Wouldn’t it be great to pop some apple slices into your mouth instead of pills to get rid of pain?
This idea might not be too far from reality.
Of course, this isn’t to say you can simply dismiss your doctor and stop taking your prescribed medications; however, you may be able to adopt good diet habits that can help reduce intensity of pain.
Of course, before making any major diet changes, please first consult with your doctor. Not only does your doctor have a better idea of what you need as an individual, he or she can also guide against taking any foods that might interfere with your medications.
How does food affect pain levels?
First, let’s take a moment to understand why we feel pain. We feel pain thanks to nociceptors, which are specialized nerves that can detect changes in temperature, chemical balance or pressure. Nociceptors tells your brain when there is tissue damage, and your brain “makes” you feel pain so that you react to it by doing something (like moving your hand away from a fire) or by telling you not to do something (like not putting weight on a sprained ankle).
There are four different general types of pain. They include:
- Somatic pain: felt on the skin (like a cut or burn)
- Visceral pain: felt in organs and cavity linings (like a stomachache)
- Referred pain: felt in a different place other than the source of tissue damage (arm numbing during a heart attack)
- Chronic pain: can be continuous or intermittent, mild or severe (like arthritis or migraines)
In regard to the first three types of pain mentioned above, we don’t want to not feel the pain. In these cases, pain can keep us from damaging our tissue further, and can even save our lives, as it triggers the fight-or-flight response.
The last type of pain on the list above is different. With chronic pain, our bodies become so used to the pain stimulus that the fight-or-flight response is no longer triggered. Often, we are told chronic pain is untreatable, so relieving this pain is where the interest of researchers and medical scientists rests.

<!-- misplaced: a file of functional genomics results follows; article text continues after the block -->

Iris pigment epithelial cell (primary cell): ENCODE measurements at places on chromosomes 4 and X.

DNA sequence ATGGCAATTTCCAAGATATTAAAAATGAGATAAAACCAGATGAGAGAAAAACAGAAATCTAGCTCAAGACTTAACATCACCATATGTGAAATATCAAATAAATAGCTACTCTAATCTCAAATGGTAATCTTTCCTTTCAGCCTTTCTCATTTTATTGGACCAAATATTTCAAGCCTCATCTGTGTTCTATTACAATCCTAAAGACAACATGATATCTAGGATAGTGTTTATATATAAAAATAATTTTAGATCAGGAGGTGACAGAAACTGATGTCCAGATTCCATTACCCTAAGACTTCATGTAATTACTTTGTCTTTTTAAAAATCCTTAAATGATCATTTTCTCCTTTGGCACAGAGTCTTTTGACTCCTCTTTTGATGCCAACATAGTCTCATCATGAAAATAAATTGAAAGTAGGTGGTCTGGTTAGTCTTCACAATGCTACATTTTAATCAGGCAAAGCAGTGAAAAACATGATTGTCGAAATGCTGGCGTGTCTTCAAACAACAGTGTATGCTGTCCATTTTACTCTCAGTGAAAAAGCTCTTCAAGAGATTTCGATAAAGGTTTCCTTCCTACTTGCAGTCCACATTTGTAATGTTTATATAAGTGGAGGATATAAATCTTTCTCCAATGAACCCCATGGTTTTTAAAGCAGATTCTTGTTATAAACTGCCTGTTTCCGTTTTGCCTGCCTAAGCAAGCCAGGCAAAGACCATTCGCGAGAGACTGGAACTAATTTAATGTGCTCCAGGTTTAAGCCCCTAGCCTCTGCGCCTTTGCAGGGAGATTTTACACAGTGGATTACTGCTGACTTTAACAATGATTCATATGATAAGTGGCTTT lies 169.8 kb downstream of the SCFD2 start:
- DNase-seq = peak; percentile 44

Thanks to these scientists, we know more about which types of foods can help alleviate chronic pain.
What Foods Can Help Reduce Pain?
The foods that help to alleviate chronic pain are those that help to reduce cellular inflammation and slow nerve damage.
There are also foods that may be promoting inflammation and making your pain worse. Below we tell you about four pain-fighting food switches you should be making in your diet to help reduce pain caused by inflammation.
Green leafy vegetables instead of starchy vegetables
Green leafy vegetables are full of vitamins, minerals and antioxidants, all of which help to combat any nutrient deficiencies we might have, while also helping to rid our bodies of free radicals that may be causing cell damage. Fill at least half of your plate with foods like spinach, kale, collard greens, arugula and fresh herbs on a daily basis, and switch out starchy vegetables, like corn and potatoes, for leafy greens.
Olive oil instead of corn oil
Olive oil is high in healthy omega-3 fatty acids while being low in omega-6 fatty acids, which most of us already get enough of. A healthy omega-3 to omega-6 ratio is important to fight inflammation. Choose olive oil to cook rather than corn oil, or generic “vegetable oil” (and definitely over lard or bacon grease) for most anti-inflammatory benefits. One study even described “ibuprofen-like activity in extra-virgin olive oil,” highlighting its pain-fighting potential.
When you cook with olive oil, be sure that you don’t heat it to the point where it smokes, which is over 350 degrees F. At this point, olive oil can become toxic, so it’s better to cook over low- to medium-heat.
Frozen berries instead of ice cream
Berries deliver the most bang for your buck in terms of antioxidants, thanks to their flavonoid and phenolic compounds, though all fruits deliver important amounts. Berries are also naturally sweet and high in fiber, which make them taste like dessert without the sugar high (and crash). Freezing blueberries or raspberries and popping them into your mouth after a meal instead of ice cream (high in inflammation-causing ingredients) is your best desert choice.
Nuts and seeds instead of chips
Nuts, especially walnuts, almonds and Brazil nuts, are high in omega-3 fatty acids, and contain plenty of minerals that can help support a healthy metabolism. As mentioned previously, omega-3 fatty acids help to reduce inflammation, and also work to promote healthy circulation. Nuts are savory, like chips and other fried goods, and they also help to fight hunger in between meals. Choose natural nuts, instead of salted or flavored nuts, for the most benefits.
To see a difference in pain levels due to diet, it is important that you examine your entire diet, and make significant changes, if necessary. It is not enough to make the food switches mentioned above every once in a while. Diet is about eating patterns over a long period of time. If you are able to adopt discipline to make these changes; however, you will likely see benefits beyond a reduction in pain. You will likely also see benefits in energy levels, your immune system and even body weight.
If you have successfully changed your diet for the better, please comment below and let our other readers know what has worked well for you.